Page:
Race Report: Sainz leads Leclerc for Ferrari 1, 2 in Australian GP

MELBOURNE GRAND PRIX CIRCUIT, AUSTRALIA - MARCH 24: Charles Leclerc, Scuderia Ferrari, 2nd position, Carlos Sainz, Scuderia Ferrari, 1st position, and Lando Norris, McLaren F1 Team, 3rd position, on the podium during the Australian GP at Melbourne Grand Prix Circuit on Sunday March 24, 2024 in Melbourne, Australia. (Photo by Zak Mauger / LAT Images)

Carlos Sainz and Charles Leclerc gave Ferrari their first 1, 2 victory in Australia in 20 years as they led the McLaren of Lando Norris to the checkered flag.

If you were wondering what F1 would be like without Max Verstappen and his Red Bull, you just got a taste of it this weekend but to be fair, the Ferrari’s looked competitive all weekend long and it may have been a good battle even if Max’s right rear brake wasn’t stuck leading to an early retirement.

Carlos, just two weeks after an appendectomy, was quick all weekend and took command of the race leading his teammate, Charles Leclerc, home for a Ferrari 1, 2. McLaren had a strong team program running as well with Lando Norris leading Oscar Piastri home in 3rd and 4th respectively.


A big win for Ferrari who were quick all weekend and seemed to have long-run pace with limited tire degradation and graining. This means that they were looking for a battle, on merit, with Red Bull as Max and Sergio seemed to struggle all weekend with the tire wear. As it turned out, Ferrari were able to make the most of Red Bull’s misfortune and deliver a much-needed result with Carlos winning the driver of the day vote.

A win for McLaren with a good team strategy that brought Lando Norris home in 3rd. There will be some who are upset a the team orders to swap drivers but Lando had the fresher tires and was undercut by the team boxing Oscar first to cover George Russell. Still, a big point haul for the team and that bodes well for their season against Mercedes, Aston Martin and Ferrari.

A win for Yuki Tsunoda who finished in P7 for RB Honda. Yuki knows the pressure he’s under and he delivered in spades on Sunday for some nice points for the team which moves them into 6th in the championship.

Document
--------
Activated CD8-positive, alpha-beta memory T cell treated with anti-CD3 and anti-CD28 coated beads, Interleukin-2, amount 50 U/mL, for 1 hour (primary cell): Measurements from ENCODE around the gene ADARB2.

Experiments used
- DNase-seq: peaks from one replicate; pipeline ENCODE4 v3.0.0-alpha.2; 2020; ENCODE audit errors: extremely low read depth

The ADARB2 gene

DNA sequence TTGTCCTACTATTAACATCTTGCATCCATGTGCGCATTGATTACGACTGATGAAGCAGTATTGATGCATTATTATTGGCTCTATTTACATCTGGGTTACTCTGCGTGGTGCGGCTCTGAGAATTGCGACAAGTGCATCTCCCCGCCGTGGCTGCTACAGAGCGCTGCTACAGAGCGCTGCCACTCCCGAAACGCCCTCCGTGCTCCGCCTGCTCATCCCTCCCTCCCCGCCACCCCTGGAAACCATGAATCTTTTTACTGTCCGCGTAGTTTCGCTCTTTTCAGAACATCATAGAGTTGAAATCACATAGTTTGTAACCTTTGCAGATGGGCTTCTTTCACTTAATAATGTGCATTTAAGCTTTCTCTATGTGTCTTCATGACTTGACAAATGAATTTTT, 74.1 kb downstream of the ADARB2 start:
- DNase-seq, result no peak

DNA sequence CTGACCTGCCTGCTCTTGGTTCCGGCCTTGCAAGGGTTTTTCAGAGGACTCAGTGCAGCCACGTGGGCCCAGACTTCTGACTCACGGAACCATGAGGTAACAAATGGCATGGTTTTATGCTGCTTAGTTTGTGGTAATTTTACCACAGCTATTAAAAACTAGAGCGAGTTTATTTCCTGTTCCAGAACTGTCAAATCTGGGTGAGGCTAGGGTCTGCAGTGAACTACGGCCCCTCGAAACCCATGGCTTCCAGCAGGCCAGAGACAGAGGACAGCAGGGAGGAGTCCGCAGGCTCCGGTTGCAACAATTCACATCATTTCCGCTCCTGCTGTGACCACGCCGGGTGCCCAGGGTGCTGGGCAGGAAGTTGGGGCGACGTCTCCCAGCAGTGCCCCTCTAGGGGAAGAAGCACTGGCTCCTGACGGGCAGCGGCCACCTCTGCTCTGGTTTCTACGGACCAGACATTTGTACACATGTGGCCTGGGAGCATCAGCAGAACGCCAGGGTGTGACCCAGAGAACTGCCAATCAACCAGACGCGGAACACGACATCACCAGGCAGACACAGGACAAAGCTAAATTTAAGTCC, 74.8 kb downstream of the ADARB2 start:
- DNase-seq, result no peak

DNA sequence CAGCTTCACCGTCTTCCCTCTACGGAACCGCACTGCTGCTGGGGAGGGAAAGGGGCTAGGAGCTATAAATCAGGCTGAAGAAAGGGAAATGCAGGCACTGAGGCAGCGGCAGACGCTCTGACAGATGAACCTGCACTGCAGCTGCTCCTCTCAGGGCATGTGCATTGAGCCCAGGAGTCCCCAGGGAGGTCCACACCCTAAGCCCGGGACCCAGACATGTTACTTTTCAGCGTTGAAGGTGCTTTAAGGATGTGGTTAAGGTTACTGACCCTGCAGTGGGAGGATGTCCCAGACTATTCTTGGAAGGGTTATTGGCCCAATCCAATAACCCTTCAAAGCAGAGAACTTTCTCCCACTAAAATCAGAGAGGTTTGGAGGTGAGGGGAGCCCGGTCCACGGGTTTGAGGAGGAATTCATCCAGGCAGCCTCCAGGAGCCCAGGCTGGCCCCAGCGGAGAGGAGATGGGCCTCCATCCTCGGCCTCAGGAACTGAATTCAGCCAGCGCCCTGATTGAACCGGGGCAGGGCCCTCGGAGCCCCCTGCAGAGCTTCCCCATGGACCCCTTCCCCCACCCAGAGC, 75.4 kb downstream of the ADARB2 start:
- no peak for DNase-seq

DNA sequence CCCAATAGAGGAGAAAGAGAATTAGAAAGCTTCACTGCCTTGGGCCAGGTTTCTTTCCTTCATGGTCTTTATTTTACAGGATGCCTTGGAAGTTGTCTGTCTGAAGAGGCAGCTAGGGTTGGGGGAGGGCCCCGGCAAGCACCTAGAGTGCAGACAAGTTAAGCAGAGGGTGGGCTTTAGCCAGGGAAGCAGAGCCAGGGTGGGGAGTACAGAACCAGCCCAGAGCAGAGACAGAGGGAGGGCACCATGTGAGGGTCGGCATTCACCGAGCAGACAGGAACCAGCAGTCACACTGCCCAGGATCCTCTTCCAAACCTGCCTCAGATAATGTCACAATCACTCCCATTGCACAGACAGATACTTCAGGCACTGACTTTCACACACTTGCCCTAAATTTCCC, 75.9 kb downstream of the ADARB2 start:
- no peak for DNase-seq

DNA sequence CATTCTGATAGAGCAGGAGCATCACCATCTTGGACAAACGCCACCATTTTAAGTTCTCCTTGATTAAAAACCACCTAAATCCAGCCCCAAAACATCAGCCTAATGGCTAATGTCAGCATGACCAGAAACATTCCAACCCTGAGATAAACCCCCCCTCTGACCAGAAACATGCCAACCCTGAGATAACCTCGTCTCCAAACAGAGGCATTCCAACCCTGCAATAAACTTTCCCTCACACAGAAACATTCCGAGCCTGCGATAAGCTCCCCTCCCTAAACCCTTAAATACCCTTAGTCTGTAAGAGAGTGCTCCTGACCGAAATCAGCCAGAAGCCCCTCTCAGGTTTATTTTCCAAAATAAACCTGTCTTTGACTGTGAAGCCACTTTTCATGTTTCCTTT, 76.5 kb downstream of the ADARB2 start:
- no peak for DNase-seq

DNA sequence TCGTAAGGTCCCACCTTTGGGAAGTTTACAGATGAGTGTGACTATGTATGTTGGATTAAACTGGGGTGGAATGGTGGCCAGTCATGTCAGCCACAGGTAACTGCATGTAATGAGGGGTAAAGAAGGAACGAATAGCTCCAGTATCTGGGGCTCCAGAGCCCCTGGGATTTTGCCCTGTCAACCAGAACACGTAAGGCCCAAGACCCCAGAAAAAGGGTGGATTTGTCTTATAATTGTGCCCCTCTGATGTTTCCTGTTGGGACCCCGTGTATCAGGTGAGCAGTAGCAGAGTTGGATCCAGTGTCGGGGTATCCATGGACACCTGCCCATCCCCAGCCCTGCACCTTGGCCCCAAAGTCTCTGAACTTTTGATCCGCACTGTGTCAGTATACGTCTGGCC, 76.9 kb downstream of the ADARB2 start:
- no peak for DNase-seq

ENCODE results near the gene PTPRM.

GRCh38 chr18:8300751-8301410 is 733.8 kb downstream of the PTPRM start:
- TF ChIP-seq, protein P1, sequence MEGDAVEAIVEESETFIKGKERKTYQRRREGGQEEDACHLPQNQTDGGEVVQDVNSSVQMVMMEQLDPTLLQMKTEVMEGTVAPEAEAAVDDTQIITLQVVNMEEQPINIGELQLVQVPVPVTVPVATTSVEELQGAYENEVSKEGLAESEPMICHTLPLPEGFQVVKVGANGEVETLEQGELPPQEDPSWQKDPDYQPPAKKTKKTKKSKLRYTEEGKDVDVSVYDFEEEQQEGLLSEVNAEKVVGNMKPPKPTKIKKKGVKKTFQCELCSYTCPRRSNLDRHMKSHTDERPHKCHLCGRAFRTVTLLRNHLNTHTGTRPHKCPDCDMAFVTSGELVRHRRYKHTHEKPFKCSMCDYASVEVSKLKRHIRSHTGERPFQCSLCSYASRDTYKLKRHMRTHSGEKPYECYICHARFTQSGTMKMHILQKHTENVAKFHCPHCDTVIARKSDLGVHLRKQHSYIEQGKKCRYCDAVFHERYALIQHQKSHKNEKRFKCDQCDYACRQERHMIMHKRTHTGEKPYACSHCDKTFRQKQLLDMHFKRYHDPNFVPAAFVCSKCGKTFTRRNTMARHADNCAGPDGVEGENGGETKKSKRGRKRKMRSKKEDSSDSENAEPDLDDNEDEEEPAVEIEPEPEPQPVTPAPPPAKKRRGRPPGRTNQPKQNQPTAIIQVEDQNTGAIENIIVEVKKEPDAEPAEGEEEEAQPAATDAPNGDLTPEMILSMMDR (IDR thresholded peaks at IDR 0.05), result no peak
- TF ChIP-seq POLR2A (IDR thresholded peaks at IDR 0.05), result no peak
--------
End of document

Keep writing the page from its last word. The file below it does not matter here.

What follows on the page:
Also a win for Haas with dual-point finishes for Nico Hulkenberg and Kevin Magnussen in 9th and 10th respectively. Another indicator that they have solved their rear tire wear issues from last year.

A win for Lance Stroll who finished in P6 while his teammate, Fernando Alonso dropped down to P8.


A fail for red Bull and Max Verstappen for a mechanical DNF due to a stuck brake which caught fire and ended their race. It’s also a fail for Sergio Perez who needed to pick up the baton and win the race but his pace simply vanished in the second half of the race and he never factored for a podium.

A fail for Mercedes as Lewis and George struggled finding the sweet spot for their car all weekend only to see Lewis suffer a DNF early in the race and George crash out on the final lap. The crash was a bit odd as he was trying to overtake Fernando and the stewards took a long look at that incident.

A fail for Fernando who was deemed to have engaged in inappropriate driving by lifting off throttle and slightly braking much earlier than he had at this corner for the entirety of the race. Stewards didn’t agree with Alonso’s excuse that he was trying something different in that turn and handed him a 20-second penalty.

A fail for Sauber with continued wheel nut issues as well as Daniel Ricciardo and Alex Albon who failed to score points.


Not sure what Sauber’s issue is exactly with the wheel nut but clearly it’s a re-design issue that is taking time to accomplish.

A bit odd that Alonso would virtually brake-check George and that is not a good look for the veteran driver.

Surprised they didn’t red flag that last slap of the race with George strewn across the track.

Pirelli Report: